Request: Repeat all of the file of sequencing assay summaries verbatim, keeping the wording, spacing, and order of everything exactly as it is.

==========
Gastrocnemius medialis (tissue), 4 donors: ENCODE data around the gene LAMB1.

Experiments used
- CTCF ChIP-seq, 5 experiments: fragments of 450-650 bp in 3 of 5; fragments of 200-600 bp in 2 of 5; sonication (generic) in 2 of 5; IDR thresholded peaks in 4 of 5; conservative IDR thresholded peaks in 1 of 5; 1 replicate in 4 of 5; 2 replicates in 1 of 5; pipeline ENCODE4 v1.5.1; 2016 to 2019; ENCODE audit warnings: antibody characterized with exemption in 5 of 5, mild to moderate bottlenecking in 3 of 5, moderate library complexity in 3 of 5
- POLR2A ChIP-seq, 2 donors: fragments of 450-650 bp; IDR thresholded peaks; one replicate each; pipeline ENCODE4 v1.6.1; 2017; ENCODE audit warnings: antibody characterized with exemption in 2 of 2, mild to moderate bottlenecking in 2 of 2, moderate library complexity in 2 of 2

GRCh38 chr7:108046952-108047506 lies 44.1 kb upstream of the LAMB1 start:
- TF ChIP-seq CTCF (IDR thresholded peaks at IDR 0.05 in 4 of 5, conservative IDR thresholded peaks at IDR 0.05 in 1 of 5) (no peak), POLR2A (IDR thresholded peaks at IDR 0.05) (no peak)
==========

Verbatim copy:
Gastrocnemius medialis (tissue), 4 donors: ENCODE data around the gene LAMB1.

Experiments used
- CTCF ChIP-seq, 5 experiments: fragments of 450-650 bp in 3 of 5; fragments of 200-600 bp in 2 of 5; sonication (generic) in 2 of 5; IDR thresholded peaks in 4 of 5; conservative IDR thresholded peaks in 1 of 5; 1 replicate in 4 of 5; 2 replicates in 1 of 5; pipeline ENCODE4 v1.5.1; 2016 to 2019; ENCODE audit warnings: antibody characterized with exemption in 5 of 5, mild to moderate bottlenecking in 3 of 5, moderate library complexity in 3 of 5
- POLR2A ChIP-seq, 2 donors: fragments of 450-650 bp; IDR thresholded peaks; one replicate each; pipeline ENCODE4 v1.6.1; 2017; ENCODE audit warnings: antibody characterized with exemption in 2 of 2, mild to moderate bottlenecking in 2 of 2, moderate library complexity in 2 of 2

GRCh38 chr7:108046952-108047506 lies 44.1 kb upstream of the LAMB1 start:
- TF ChIP-seq CTCF (IDR thresholded peaks at IDR 0.05 in 4 of 5, conservative IDR thresholded peaks at IDR 0.05 in 1 of 5) (no peak), POLR2A (IDR thresholded peaks at IDR 0.05) (no peak)